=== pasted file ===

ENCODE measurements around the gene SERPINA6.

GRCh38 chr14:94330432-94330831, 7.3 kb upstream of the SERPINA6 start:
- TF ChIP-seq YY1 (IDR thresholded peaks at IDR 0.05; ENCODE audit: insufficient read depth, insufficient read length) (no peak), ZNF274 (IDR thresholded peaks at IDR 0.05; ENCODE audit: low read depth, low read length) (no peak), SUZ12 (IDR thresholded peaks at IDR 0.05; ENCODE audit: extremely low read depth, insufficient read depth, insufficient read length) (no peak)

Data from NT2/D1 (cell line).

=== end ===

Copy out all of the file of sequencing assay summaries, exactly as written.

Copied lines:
ENCODE measurements around the gene SERPINA6.

GRCh38 chr14:94330432-94330831, 7.3 kb upstream of the SERPINA6 start:
- TF ChIP-seq YY1 (IDR thresholded peaks at IDR 0.05; ENCODE audit: insufficient read depth, insufficient read length) (no peak), ZNF274 (IDR thresholded peaks at IDR 0.05; ENCODE audit: low read depth, low read length) (no peak), SUZ12 (IDR thresholded peaks at IDR 0.05; ENCODE audit: extremely low read depth, insufficient read depth, insufficient read length) (no peak)

Data from NT2/D1 (cell line).